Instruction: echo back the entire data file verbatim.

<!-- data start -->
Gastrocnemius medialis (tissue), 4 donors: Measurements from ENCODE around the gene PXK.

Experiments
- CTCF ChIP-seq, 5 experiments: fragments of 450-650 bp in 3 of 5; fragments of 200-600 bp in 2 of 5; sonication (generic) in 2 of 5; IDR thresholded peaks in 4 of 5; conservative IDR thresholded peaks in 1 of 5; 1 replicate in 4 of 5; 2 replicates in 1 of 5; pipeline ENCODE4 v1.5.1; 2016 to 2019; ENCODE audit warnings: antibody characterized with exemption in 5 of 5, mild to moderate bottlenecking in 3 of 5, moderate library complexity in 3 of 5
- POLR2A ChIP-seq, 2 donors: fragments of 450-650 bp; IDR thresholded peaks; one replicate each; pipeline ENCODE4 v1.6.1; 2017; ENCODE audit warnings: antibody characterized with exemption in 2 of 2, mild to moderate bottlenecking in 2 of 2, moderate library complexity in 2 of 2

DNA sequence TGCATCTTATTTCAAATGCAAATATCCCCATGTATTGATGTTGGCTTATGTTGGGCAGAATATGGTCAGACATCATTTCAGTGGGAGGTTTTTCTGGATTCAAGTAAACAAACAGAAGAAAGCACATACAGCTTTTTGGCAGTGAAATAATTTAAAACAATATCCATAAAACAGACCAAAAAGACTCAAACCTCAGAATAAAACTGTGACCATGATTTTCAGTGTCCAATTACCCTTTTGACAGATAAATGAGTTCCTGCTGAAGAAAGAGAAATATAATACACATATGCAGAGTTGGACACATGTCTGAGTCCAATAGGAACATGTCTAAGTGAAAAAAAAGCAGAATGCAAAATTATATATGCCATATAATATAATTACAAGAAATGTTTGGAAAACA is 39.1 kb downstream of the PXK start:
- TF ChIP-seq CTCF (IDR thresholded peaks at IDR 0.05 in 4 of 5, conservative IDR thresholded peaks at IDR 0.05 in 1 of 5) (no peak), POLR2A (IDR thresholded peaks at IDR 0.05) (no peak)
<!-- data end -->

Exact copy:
Gastrocnemius medialis (tissue), 4 donors: Measurements from ENCODE around the gene PXK.

Experiments
- CTCF ChIP-seq, 5 experiments: fragments of 450-650 bp in 3 of 5; fragments of 200-600 bp in 2 of 5; sonication (generic) in 2 of 5; IDR thresholded peaks in 4 of 5; conservative IDR thresholded peaks in 1 of 5; 1 replicate in 4 of 5; 2 replicates in 1 of 5; pipeline ENCODE4 v1.5.1; 2016 to 2019; ENCODE audit warnings: antibody characterized with exemption in 5 of 5, mild to moderate bottlenecking in 3 of 5, moderate library complexity in 3 of 5
- POLR2A ChIP-seq, 2 donors: fragments of 450-650 bp; IDR thresholded peaks; one replicate each; pipeline ENCODE4 v1.6.1; 2017; ENCODE audit warnings: antibody characterized with exemption in 2 of 2, mild to moderate bottlenecking in 2 of 2, moderate library complexity in 2 of 2

DNA sequence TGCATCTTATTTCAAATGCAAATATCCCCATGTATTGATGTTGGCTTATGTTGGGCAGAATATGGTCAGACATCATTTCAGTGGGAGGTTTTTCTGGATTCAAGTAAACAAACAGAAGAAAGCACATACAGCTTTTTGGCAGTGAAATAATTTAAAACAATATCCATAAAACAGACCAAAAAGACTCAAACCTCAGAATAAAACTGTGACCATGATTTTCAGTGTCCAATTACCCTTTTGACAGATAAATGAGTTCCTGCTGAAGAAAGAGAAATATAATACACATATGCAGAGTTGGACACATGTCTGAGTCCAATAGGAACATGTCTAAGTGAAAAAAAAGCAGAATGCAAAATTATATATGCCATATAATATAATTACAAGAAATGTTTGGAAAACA is 39.1 kb downstream of the PXK start:
- TF ChIP-seq CTCF (IDR thresholded peaks at IDR 0.05 in 4 of 5, conservative IDR thresholded peaks at IDR 0.05 in 1 of 5) (no peak), POLR2A (IDR thresholded peaks at IDR 0.05) (no peak)